Expo 70 / Noguchi

In 1970, the World Expo was held in Osaka, Japan. 

The theme of the Expo was "Progress and Harmony for Mankind." The symbol was Tower of the Sun, by Taro Okamoto, which still stands.

Most of the buildings and pavilions have been demolished. 

The main reason for me going to the park was to see the nine fountains designed by Isamu Kenmochi. He was invited by Kenzo Tange , who was in charge of creating the master plan for the Expo.
The fountains are still there, but they don't seem to be functioning. 

Source: arch2o

Nebula and Comet

You better believe that I took a paddle boat out to get a closer look.


Noguchi also designed a model for the U.S. Pavillion, but it wasn't built.

However, some other forward thinking structures did get built, like the Expo 70 Tower. As mentioned earlier, most have been demolished. 

Unlike some former expo sites, such as New York or Seville, that have been abandoned and forgotten, the Osaka site is Expo Commemoration Park. There is an Expo 70 museum, and a number of other museums, like the Mingei-kan, and the grounds are incredible. I spent a full day there. I'll do another post on the rest of the park. Hopefully it won't take me almost a year, like this one did.

Weekend / Stuff

These guys

More Eames


John Mason / Sculpture

John Mason: Sculpture 1958 - 1964
Curated by Frank Lloyd

Vase, 1958

The other side of the same vase

Peter Voulkos, John Mason, and Paul Soldner at Otis Art Institute in 1956. Peter and John would share a studio space just a couple years later. 

Image courtesy of Soldner Enterprises and Stephanie Soldner Sullivan via Getty.edu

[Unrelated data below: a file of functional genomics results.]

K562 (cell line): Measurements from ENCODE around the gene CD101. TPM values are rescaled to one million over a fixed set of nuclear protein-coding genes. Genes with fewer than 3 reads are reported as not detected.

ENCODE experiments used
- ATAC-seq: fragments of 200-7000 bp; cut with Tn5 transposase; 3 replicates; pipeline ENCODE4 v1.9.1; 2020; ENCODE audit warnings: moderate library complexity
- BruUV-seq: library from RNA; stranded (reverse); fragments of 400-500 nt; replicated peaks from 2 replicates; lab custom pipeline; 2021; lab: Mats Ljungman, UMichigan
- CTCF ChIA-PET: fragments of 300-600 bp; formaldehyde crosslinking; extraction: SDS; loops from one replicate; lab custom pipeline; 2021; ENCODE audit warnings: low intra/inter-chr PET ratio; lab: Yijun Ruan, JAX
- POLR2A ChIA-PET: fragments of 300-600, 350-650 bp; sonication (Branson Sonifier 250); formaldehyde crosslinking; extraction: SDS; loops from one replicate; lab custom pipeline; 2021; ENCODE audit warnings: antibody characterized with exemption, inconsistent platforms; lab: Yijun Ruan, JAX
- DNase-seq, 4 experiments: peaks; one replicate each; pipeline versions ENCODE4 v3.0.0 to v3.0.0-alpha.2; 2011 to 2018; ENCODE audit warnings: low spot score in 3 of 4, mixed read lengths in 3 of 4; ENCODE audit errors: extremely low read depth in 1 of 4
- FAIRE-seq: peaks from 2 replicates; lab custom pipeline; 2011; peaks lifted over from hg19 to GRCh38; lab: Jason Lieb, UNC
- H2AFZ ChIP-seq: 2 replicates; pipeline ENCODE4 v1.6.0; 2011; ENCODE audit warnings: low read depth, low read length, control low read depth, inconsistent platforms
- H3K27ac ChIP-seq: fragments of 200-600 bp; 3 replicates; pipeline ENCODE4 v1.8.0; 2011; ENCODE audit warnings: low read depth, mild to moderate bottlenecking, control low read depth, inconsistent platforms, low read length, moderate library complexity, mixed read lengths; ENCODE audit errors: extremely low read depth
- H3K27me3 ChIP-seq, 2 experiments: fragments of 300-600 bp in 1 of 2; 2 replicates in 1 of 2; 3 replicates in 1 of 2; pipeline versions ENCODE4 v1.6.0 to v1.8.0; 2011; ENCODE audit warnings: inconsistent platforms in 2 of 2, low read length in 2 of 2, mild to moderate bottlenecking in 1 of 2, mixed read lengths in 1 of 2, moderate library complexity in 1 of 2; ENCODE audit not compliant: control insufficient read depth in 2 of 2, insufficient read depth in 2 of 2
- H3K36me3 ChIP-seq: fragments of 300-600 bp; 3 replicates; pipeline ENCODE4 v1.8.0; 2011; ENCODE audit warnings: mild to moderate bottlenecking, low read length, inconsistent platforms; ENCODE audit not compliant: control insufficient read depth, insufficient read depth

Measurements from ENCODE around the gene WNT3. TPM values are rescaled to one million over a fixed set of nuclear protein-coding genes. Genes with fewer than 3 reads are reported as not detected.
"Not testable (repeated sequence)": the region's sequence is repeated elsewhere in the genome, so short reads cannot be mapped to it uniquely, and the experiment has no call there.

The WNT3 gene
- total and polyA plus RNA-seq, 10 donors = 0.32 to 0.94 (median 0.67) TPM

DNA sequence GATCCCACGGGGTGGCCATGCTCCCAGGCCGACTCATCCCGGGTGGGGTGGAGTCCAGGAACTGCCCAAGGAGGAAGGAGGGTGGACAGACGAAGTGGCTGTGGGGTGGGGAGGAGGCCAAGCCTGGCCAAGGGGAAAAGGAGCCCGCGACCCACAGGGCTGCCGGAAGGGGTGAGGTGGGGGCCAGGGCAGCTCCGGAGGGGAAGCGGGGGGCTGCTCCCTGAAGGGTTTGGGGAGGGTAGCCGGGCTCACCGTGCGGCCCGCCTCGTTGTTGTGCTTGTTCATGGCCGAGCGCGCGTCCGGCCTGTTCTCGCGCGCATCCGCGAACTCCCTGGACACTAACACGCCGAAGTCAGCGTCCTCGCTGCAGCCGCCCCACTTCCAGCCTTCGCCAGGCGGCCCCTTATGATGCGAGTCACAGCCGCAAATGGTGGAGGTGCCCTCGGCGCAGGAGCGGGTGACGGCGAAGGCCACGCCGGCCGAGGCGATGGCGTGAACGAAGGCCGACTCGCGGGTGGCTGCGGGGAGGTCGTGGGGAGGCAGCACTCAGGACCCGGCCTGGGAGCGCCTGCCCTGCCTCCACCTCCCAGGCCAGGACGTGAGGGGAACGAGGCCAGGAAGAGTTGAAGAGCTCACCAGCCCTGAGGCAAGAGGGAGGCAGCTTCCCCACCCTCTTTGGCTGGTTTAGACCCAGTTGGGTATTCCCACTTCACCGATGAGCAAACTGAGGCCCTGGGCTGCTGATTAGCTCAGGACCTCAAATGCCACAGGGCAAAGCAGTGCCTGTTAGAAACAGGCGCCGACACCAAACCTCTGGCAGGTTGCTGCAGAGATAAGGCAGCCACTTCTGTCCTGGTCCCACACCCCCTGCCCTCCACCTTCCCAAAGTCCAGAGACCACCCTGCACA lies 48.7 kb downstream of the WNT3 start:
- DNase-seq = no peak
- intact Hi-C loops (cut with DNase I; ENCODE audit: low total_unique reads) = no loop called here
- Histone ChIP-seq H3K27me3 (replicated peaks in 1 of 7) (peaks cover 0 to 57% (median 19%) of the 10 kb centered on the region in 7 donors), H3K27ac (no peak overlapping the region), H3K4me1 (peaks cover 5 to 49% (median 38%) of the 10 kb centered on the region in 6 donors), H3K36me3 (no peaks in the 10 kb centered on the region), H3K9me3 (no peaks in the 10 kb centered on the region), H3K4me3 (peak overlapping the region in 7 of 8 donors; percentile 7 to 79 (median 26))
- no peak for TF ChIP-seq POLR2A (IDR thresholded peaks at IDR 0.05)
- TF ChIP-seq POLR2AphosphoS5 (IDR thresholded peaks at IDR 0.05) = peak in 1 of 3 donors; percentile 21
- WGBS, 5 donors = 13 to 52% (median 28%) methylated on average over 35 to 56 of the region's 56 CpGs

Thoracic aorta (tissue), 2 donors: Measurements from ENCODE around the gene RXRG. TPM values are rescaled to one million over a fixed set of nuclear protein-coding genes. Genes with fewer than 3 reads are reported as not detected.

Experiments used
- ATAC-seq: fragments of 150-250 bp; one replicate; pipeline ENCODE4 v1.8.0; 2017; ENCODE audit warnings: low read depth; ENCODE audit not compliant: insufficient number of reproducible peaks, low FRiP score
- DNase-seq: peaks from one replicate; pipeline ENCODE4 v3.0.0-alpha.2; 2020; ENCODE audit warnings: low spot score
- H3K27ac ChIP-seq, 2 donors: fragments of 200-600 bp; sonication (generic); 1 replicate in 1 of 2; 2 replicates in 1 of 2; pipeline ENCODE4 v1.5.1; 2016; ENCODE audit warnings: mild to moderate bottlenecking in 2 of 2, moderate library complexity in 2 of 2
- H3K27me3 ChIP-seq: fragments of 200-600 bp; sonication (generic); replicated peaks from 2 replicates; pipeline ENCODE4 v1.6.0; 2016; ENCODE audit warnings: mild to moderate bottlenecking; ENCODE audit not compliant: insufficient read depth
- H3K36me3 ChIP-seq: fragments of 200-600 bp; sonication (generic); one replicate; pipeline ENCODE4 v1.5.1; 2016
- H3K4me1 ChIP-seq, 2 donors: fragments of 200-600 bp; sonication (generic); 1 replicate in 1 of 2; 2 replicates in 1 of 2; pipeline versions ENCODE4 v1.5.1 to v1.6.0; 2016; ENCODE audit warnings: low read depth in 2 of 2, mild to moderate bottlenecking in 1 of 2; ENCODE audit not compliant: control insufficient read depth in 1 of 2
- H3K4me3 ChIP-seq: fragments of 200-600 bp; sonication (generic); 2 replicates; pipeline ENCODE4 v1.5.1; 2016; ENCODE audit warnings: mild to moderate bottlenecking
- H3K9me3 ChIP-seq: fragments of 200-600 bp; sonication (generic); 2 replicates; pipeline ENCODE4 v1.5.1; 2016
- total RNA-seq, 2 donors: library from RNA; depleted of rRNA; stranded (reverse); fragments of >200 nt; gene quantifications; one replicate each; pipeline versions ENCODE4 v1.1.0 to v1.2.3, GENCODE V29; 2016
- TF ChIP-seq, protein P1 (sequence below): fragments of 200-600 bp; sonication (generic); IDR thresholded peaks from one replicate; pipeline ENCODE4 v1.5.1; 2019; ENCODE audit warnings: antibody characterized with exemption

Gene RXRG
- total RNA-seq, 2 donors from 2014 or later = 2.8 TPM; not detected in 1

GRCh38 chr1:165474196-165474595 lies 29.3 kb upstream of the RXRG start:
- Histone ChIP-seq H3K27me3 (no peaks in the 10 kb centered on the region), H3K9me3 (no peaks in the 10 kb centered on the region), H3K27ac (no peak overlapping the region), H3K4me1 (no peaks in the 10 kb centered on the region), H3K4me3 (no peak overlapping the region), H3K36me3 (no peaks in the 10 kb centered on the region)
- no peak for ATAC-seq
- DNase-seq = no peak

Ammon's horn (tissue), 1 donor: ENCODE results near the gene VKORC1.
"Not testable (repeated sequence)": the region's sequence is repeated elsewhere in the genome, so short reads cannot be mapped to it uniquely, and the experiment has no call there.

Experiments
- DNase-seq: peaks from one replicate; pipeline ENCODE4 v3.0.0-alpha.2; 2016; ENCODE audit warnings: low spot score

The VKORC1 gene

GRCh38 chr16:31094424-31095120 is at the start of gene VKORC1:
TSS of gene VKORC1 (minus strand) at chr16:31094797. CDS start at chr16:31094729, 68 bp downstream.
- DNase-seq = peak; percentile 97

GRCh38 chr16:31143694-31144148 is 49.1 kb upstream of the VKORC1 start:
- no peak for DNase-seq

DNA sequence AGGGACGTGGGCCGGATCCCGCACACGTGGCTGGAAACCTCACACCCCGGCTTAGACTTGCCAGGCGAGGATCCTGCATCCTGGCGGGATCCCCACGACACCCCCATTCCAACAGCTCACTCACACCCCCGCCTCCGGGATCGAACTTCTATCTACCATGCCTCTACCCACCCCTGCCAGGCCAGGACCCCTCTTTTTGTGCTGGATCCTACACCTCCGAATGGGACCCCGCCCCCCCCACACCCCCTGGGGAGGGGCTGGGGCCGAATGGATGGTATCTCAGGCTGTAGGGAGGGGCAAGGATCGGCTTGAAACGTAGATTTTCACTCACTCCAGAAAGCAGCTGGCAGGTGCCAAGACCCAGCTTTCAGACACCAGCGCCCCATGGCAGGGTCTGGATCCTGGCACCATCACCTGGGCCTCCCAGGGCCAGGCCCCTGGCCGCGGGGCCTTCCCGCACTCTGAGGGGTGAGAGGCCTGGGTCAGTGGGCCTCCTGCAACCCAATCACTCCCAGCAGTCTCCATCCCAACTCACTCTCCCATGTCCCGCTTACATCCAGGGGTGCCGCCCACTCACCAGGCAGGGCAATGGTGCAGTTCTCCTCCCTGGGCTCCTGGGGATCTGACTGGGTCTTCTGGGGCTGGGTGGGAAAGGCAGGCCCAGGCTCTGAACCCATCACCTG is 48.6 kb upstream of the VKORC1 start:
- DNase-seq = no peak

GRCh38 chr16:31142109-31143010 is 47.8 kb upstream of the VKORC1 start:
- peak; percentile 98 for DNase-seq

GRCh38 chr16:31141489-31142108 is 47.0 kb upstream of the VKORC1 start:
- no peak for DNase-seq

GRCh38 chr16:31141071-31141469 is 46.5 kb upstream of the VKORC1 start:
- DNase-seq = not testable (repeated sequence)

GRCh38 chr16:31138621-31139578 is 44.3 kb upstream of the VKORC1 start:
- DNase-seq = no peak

John Mason installation at the Ferus Gallery patio, 1957. This was the first of two Mason solo exhibitions held at the gallery.

Mason at Ferus in 1959

Mason at work in 1960

Source: Photo: Robert Blacknum via Kayne Griffin Corcoran



Orange Cross, 1963


Or maybe 1960, according to the 1966 Abstract Expressionist Ceramics exhibition catalog

White Cross, 1964

White Cross

Late 1950s - early 1960s

The exhibition ends August 26th

Weekend / Stuff

Lamp by Ridi & Otto Kolb 


Paul McCobb and stuff

Weekend / Stuff

Milo Baughman for Murray "Fibre" chair and a table he designed for Arch Gordon

Kinetic sculpture by Russell Secrest

Carl Aubock

Giorigio Belloli chair

Alvar Aalto Chair 69

More iron!

Frank Lloyd Wright / PHX

In 1949, Frank Lloyd Wright was Commissioned by the Southwest Christian Seminary to build a University on 8 acres in Phoenix, AZ. The design was complete and made public in 1950, but the bible college shut down and the project never started. Wright died in 1959, but his widow allowed the plans to be used for the First Christian Church. It was completed in 1972. The bell tower was built in 1978.

The moody monsoon skies.